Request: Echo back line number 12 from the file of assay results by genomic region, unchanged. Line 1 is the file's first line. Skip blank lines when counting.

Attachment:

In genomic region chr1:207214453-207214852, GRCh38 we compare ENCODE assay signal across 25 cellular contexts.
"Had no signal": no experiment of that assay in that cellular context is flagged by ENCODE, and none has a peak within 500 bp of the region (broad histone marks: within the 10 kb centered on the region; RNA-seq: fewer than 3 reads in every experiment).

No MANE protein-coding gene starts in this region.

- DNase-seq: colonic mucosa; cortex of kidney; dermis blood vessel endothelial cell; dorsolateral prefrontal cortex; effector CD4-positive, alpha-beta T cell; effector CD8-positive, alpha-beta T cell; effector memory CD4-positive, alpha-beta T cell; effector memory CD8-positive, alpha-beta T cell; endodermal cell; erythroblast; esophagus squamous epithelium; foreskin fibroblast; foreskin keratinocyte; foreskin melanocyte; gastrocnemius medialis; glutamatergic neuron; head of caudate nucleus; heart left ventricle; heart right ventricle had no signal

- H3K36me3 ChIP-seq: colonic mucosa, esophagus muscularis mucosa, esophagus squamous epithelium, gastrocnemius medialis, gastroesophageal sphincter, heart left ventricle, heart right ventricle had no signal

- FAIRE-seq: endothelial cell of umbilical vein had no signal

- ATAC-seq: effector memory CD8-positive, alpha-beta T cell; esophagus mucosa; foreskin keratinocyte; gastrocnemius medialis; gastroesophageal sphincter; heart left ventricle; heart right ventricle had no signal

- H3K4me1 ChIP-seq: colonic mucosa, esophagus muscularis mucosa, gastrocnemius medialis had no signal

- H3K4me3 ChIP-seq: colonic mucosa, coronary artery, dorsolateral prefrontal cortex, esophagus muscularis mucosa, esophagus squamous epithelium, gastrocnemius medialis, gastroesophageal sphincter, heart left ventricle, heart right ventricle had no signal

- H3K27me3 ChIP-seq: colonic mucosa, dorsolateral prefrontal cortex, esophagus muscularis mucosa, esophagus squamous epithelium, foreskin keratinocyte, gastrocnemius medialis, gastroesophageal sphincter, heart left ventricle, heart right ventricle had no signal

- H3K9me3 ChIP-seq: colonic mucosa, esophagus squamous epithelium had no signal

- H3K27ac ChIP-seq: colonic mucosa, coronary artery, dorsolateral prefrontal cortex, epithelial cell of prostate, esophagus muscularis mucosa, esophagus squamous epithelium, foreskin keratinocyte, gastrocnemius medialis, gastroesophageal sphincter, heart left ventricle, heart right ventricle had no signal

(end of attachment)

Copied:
- H3K27ac ChIP-seq: colonic mucosa, coronary artery, dorsolateral prefrontal cortex, epithelial cell of prostate, esophagus muscularis mucosa, esophagus squamous epithelium, foreskin keratinocyte, gastrocnemius medialis, gastroesophageal sphincter, heart left ventricle, heart right ventricle had no signal